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Updated:Feb 24, 2006
Q & A
Q. What recent trends in the service provider market relate to application and protocol traffic?
A. The emergence of peer-to-peer (P2P) applications has put a different face on the need for, and use of, bandwidth in a broadband environment. Business models and infrastructures designed for low-bandwidth, asymmetrical traffic patterns have been significantly compromised. Over the past few years, this file sharing has developed on two levels - the use of P2P file-sharing applications for the illegal download of digital movies and the use of P2P applications as the basis of legal content downloads and long-distance corporate and educational collaboration. Regardless of the purpose, the average bandwidth consumed has steadily increased, while the average revenue per user (ARPU), because of an increasingly competitive environment, has steadily decreased.
In addition, in an effort to increase ARPU, service providers have begun to create business models and develop infrastructures around latency-sensitive services, such as video, voice, and gaming.
Q. How have these trends affected service providers?
A. These trends have significantly affected service providers in two ways. From a financial perspective, service providers have had to grapple with the constant demand for bandwidth increases. These increases have not had the desired effect on revenue generation, because the new services still contend for network resources, thereby affecting the quality - and adoption - of new services.
From a legal perspective, the Motion Picture Association of America (MPAA) and Recording Industry Association of America (RIAA) have begun to take legal action against those responsible for illegal file sharing. Such activity has a significantly negative effect on the service provider's reputation, and in many cases leads to blacklisting.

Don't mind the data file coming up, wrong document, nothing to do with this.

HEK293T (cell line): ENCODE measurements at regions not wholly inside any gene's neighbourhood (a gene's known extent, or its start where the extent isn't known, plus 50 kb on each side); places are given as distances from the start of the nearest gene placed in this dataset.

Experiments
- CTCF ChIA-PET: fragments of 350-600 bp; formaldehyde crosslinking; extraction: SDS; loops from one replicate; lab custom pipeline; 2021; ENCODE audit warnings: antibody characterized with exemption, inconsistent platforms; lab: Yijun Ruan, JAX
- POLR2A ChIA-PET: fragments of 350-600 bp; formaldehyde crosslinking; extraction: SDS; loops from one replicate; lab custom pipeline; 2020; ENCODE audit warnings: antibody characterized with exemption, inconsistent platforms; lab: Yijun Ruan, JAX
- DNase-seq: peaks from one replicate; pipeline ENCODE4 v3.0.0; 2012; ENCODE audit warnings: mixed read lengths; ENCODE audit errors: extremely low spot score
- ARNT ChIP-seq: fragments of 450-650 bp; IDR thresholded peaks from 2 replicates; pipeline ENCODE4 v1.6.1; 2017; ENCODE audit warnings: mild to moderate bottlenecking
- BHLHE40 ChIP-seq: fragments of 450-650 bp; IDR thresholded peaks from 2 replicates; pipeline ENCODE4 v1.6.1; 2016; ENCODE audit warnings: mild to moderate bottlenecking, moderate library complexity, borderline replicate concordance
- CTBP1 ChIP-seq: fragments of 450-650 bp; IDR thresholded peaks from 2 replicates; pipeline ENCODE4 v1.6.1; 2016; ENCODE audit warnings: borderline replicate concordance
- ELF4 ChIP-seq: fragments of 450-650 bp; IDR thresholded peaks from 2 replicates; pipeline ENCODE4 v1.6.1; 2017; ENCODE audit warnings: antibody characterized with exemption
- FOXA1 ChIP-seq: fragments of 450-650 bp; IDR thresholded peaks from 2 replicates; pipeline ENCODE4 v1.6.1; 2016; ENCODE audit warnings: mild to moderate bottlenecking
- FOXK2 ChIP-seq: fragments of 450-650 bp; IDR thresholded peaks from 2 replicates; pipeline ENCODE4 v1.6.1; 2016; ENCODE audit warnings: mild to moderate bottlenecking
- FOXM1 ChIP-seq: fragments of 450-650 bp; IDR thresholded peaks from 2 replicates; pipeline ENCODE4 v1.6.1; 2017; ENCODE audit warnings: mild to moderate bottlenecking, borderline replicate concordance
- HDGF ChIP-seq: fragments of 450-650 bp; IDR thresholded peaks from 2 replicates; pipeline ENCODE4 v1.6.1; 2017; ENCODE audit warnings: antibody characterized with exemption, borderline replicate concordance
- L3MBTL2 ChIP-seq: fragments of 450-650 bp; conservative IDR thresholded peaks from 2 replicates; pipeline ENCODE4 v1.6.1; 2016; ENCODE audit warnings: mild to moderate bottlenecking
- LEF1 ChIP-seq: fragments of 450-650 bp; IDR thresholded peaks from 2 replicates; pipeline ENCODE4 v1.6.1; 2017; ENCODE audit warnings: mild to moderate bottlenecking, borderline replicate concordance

Q. What challenges do these trends impose on daily and longer-term service provider operations?
A. Service providers are being pressured not only to curtail the spending on network resources, but also to provide consistent improvements to support new revenue-generating services. This challenge is not limited to one country or region - it is pervasive worldwide.
Q. How do these challenges affect the service providers' subscribers?
A. Because of the changing needs imposed on the service provider network, due to both increases in subscribers and changing application patterns, it is difficult for the service provider to consistently deliver services to each subscriber in a manner that provides equal access to network resources. As a result, a small percentage of the subscribers are able to use a majority of network resources, with the majority of the subscribers facing unpredictable network performance. At the very least, the result is an increase in help desk calls. At worst, this lack of predictable performance leads to subscriber turnover.
Q. How are these challenges manifested with respect to the service provider business model?
A. The effect on the business model is simple to quantify. The cost basis of services delivered continues to increase, with a corresponding decrease in ARPU.
Service Provider Alternatives
Q. What tool requirements do these challenges impose on the service provider?
A. In order to control the cost basis of their services, service providers must be able to view traffic streams running on their networks, to control the traffic at wireline speeds, and to rapidly react to the constantly changing application and other protocols appearing on a seemingly daily basis. These control mechanisms must be able to control network usage in a manner that fully uses network resources, provides each subscriber with equal access to network resources, and adapts to changes in network conditions. But, whereas this capability would have sufficed over the past several years, service providers now need tools that deal not only with the cost side of the equation, but with the revenue side as well.